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Michael Fassbender Explains Parallels Between '12 Years A Slave' & 'Wuthering Heights,' Talks Awards And More

The Playlist By Jen Vineyard | The Playlist October 18, 2013 at 12:11PM

There's something that Michael Fassbender does in "12 Years a Slave" (our review) that reveals the nature of his character, the unstable, probably psychotic plantation owner Edwin Epps, which wasn't on the page. Every time Epps is around one of his slaves, he's touching them — hooking his arm around the neck of Solomon Northup (played by Chiwetel Ejiofor), as if the two of them were best buds, or propping his arm atop another's head, as if it were a fencepost. The gestures seem casual on the surface, even friendly, but because he is the master and they are slaves, it's something more threatening and contemptuous, erasing the notion of personal space.
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12 Years A Slave, Michael Fassbender

There's something that Michael Fassbender does in "12 Years a Slave" (our review) that reveals the nature of his character, the unstable, probably psychotic plantation owner Edwin Epps, which wasn't on the page. Every time Epps is around one of his slaves, he's touching them—hooking his arm around the neck of Solomon Northup (played by Chiwetel Ejiofor) as if the two of them were best buds, or propping his arm atop another's head, as if it were a fencepost. The gestures seem casual on the surface, even friendly, but because he is the master and they are slaves, it's something more threatening and contemptuous, erasing the notion of personal space.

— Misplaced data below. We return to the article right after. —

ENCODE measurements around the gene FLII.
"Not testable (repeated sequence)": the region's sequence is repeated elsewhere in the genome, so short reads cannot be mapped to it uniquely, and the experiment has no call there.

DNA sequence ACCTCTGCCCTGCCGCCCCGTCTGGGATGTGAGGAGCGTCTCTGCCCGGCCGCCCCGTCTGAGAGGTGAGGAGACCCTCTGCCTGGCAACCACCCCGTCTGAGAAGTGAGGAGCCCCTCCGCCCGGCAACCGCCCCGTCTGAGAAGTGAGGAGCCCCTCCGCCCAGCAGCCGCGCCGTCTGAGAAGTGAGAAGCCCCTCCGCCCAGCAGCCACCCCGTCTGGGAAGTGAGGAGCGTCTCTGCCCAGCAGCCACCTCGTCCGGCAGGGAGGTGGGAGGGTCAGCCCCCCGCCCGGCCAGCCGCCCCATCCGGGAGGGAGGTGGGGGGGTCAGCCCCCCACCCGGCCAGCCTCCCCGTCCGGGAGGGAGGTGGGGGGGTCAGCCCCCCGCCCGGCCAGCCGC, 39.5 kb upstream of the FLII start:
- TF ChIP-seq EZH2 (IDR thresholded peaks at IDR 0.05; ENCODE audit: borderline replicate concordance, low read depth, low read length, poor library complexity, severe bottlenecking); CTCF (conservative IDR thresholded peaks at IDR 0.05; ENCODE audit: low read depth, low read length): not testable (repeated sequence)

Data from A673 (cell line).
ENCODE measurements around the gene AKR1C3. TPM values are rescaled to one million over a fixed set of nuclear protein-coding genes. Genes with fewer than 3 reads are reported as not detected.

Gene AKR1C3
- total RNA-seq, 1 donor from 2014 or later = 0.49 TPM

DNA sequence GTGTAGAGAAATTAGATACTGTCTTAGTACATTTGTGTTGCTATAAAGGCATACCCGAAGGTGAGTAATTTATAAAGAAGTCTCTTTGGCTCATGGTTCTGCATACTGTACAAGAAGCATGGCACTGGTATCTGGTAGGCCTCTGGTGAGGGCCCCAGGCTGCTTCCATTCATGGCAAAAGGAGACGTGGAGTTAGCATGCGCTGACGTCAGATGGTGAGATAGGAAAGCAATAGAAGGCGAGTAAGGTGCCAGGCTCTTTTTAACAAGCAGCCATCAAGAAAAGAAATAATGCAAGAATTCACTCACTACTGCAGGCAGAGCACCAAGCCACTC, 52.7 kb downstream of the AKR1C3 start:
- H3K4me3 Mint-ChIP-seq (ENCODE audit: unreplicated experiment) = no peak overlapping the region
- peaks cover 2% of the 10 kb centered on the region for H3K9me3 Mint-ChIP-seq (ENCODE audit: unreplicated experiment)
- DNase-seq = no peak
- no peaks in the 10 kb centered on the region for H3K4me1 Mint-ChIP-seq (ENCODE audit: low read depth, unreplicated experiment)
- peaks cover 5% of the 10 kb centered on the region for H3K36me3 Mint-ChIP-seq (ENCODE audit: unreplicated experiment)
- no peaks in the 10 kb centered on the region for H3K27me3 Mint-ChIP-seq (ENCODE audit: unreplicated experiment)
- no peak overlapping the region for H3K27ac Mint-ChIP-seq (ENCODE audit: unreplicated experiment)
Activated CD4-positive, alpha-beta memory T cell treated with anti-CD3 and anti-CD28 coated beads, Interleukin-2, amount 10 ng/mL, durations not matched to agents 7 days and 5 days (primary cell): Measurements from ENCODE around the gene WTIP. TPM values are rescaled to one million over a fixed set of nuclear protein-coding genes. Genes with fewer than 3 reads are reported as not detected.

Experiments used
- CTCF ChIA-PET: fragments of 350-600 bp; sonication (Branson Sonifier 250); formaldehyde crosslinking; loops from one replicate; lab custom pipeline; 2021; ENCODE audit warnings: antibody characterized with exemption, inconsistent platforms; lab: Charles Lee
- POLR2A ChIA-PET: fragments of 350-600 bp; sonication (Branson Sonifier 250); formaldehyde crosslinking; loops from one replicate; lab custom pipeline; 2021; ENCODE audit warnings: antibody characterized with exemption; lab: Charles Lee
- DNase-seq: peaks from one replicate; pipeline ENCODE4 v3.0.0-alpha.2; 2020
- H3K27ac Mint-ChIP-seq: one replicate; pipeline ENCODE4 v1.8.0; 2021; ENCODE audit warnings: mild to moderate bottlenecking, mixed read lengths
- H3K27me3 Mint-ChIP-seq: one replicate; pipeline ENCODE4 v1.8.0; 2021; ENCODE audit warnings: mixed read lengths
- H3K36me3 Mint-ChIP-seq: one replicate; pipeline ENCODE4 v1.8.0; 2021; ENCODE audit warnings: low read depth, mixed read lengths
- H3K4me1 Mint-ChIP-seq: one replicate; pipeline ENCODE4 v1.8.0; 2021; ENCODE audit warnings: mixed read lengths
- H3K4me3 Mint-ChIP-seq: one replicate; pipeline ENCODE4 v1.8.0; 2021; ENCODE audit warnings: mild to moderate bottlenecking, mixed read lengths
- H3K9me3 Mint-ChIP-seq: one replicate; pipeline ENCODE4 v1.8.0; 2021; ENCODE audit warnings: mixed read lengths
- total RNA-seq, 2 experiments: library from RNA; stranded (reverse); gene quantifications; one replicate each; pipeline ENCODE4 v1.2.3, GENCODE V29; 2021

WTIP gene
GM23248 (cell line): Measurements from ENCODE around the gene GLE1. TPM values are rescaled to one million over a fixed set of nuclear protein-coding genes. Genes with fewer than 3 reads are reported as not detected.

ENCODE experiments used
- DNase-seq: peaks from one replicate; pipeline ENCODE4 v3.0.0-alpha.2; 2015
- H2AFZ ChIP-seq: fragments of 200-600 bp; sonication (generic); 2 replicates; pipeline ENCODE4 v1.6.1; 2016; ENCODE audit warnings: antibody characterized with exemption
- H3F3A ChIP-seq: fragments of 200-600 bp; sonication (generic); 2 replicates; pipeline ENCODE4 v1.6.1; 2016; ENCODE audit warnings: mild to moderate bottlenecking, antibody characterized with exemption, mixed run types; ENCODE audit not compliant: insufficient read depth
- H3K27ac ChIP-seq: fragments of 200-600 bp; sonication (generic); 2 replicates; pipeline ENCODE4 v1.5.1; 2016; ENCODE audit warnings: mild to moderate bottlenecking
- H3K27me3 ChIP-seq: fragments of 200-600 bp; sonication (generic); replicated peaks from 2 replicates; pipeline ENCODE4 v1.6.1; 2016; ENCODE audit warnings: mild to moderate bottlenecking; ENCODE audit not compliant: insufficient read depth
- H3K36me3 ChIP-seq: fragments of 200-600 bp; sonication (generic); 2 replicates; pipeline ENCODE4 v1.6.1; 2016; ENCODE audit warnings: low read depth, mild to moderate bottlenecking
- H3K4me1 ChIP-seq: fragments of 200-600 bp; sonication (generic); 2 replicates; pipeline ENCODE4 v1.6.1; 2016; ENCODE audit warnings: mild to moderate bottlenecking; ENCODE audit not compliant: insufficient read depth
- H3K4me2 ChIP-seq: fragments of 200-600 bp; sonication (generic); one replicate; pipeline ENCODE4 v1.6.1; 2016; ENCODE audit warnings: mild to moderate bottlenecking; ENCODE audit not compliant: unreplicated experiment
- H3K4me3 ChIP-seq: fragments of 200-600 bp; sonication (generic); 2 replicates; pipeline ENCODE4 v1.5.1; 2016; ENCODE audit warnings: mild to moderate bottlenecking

"It's the difference between me sitting here," Fassbender said, and then to demonstrate, abruptly moving his position on the couch so that our faces were practically touching, "and me sitting here. It changes the dynamic immediately. It's his space. He owns it. And he owns them. That's the way he sees it."

12 Years A Slave

Fassbender thought a lot about the "space and rhythm and movement" in his performance, and made all sorts of suggestions to his longtime collaborator, director Steve McQueen, about what they could do to make Epps both more human and more of a villain. For one scene, the actor thought he could play "the buffoon," running around the hog farm like a comic character so that when the audience saw him, we would laugh at him. (Fassbender's slip in the mud during this scene was real, by the way—see the clip below). Fassbender thought we should see the character at rest.

"I thought, 'How do you pass the day? Plantation owners must get really bored,' " Fassbender said. "That's not the case for the slaves, but during those long days, in the heat, and the drinking on top of it? So I thought, 'Maybe I could be bathing my feet in cool water with a shammy on top of my head.' " All these "little things," Fassbender said, gave a previous life to whichever scene we come into, and add meaning. "It's about the physicality of the character, the work he does, the lack of work, all of those things. That's what Steve wanted me to bring."

"There's nothing I can really do. Sit at home and think about winning a statue? Or being nominated for a statue? This is the film. This is what it is." - Michael Fassbender on awards.

During a later scene, the actor thought he should be holding something — "like some soft toy" — and then he remembered a little girl on set, who had portrayed a slave earlier in the shoot, whom he had befriended. "I thought, 'Maybe she could be in this scene, like Epps is priming her now, to be the new Patsey,' " Fassbender said, referring to the adult slave girl at the center of his character's obsessions (played by Lupita Nyong'o).